Sunday, November 30, 2008

Tales of a Sometime Fan

Football weaves in an out of the fabric of my life.

As a child, I loved throwing my football in a perfect spiral, a talent that made my football-playing brother jealous. Catch wasn't satisfaction enough, though, so I played with my cat, Le Chat (AKA "Baby"). She'd run up a spindly tree in the side yard not far from the sandbox, I'd toss the
football at a limb to shake her out, and she'd run up again. Over and over.

On occasion, my father took me to Legion Field to see Alabama (his alma mater) play, and we'd listen to the Auburn-Alabama game every Thanksgiving weekend. I was raised to be a Tide fan and to think Auburn was some place for country rejects. (Only as an adult did I realize the error of my prejudiced ways.)

When my brother played football in high school, my mother would take me to his afternoon games. We'd stand on the sidelines (there were no bleachers at B.U.S.) and cheer. I mostly liked his cool football jacket (with, I think, the gold numbers 45 on a black field).

When my own nephew started to show interest in televised games as a little boy, I did, too. The family would sit together and cheer his favorite team, the Steelers. This Saturday, before leaving after a Thanksgiving visit, I enjoyed his family's preparations for the Iron Bowl game: they dressed for the big game, the girls practiced their cheers, and my niece-in-law made popcorn. Just before kickoff, I left for home, tuning in the first quarter as I drove through fog and rain through north Alabama.Roll, Tide, roll. And they did, trouncing Auburn, a feat I didn't discover till this morning.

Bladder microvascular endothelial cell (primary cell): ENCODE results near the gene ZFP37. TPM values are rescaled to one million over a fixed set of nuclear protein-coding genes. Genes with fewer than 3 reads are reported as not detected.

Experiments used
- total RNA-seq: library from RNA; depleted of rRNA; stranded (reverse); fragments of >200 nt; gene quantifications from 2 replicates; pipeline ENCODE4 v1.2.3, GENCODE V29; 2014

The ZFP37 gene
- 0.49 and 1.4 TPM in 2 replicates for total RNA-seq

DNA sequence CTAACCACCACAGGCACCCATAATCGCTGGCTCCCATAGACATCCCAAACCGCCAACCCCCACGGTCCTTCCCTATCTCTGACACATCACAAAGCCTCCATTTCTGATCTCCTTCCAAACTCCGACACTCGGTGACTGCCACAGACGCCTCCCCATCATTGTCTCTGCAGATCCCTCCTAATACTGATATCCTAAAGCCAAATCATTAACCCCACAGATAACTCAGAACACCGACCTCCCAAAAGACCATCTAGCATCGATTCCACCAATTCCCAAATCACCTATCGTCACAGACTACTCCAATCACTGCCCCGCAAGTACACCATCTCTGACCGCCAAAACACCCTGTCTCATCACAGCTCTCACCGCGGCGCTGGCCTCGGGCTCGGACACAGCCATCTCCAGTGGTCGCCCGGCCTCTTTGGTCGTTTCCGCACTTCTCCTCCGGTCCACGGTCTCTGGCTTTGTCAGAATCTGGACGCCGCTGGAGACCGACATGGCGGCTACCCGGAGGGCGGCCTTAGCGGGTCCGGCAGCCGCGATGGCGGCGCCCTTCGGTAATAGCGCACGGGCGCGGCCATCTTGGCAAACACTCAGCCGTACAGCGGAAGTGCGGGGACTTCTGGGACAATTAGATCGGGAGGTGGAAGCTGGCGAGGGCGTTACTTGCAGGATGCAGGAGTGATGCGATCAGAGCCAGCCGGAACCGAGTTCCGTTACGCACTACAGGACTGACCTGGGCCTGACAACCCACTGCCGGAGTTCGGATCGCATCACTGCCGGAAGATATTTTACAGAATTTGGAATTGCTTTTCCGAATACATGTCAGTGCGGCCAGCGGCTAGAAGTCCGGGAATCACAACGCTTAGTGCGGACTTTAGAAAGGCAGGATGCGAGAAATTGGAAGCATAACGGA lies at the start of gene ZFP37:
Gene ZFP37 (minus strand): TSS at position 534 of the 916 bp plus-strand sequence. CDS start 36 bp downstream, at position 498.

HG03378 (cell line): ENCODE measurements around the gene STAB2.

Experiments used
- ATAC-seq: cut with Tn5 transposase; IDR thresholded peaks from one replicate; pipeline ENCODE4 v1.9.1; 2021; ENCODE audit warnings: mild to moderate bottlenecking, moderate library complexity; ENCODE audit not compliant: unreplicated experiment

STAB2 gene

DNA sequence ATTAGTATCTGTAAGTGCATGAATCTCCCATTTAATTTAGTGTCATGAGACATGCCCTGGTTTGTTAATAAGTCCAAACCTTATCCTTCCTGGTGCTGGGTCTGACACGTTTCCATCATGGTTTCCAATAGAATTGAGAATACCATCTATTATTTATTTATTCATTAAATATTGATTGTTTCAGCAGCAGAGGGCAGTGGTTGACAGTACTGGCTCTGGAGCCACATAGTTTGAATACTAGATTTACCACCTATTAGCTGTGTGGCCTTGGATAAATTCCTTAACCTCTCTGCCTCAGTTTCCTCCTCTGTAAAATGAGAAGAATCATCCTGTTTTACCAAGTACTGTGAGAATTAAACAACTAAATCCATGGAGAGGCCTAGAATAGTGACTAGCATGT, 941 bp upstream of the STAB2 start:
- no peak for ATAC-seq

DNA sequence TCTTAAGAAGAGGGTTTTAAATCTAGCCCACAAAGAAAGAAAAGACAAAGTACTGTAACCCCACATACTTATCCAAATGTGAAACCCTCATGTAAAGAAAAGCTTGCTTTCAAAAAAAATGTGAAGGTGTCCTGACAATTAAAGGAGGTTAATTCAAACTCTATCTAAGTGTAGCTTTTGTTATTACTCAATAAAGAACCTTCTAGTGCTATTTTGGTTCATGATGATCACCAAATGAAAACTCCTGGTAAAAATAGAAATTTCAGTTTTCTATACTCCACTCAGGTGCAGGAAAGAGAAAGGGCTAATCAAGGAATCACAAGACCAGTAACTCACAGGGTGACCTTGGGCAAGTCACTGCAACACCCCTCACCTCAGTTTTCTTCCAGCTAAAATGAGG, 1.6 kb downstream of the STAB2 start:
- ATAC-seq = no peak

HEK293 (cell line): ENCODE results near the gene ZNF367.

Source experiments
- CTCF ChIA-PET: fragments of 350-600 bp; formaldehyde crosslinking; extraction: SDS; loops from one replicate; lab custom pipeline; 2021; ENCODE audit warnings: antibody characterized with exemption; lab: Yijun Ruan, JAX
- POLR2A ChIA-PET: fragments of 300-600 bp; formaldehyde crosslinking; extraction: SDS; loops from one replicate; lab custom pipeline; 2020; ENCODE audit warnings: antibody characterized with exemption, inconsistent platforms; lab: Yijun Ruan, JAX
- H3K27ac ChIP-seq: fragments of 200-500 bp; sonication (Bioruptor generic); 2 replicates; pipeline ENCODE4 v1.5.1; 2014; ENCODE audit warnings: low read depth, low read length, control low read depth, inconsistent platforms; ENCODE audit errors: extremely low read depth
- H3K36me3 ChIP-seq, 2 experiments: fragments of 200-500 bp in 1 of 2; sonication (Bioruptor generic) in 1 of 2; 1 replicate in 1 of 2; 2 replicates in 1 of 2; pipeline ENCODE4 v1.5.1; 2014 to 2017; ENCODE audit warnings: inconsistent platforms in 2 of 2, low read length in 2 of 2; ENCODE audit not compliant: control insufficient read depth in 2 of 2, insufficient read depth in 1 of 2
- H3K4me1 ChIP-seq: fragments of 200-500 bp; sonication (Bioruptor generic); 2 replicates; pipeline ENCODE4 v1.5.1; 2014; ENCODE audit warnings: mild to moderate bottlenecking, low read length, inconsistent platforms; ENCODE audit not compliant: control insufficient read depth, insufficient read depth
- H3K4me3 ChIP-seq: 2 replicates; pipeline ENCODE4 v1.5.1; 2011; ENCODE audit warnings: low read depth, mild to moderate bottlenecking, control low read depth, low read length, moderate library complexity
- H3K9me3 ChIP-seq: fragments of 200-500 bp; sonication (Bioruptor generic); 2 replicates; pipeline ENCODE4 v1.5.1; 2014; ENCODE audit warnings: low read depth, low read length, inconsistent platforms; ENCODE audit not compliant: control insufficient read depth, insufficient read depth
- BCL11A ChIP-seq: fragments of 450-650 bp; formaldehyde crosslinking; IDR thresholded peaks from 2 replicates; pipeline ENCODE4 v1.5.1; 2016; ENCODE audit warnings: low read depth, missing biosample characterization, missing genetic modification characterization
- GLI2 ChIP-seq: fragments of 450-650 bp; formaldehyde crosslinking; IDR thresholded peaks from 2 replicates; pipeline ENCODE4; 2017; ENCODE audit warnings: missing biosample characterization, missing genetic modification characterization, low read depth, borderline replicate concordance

Sunday, November 23, 2008

An Old Friend and A New One

Last evening, I enjoyed an unexpected visit with an old friend and a new one. Janet called to say she was in Sewanee. All those years I haven't seen her vanished when she and Jim took me for pizza, which we ate in their room at The Sewanee Inn.

I first met Janet when she 9 years old at Camp Green Cove. One of the youngest children at camp, she was a champion camper -- eager to make friends, to laugh, to learn new things, and to embrace challenges. She embodied the cliche of "live wire." When, toward the end of camp, she
was invited on the five-day Smoky backpacking trip, I went down to the trip room to see her and the rest of the group off. Janet's backpack weighed more than she did (somewhere in the neighborhood just above 50 pounds). I'll never forget seeing her muscular, little body supporting that pack.

About a decade ago, we went to a camp reunion together, where we visited with more than a hundred women who crossed many decades of camping . The magic still crackled and we found ourselves still loving camp and each other.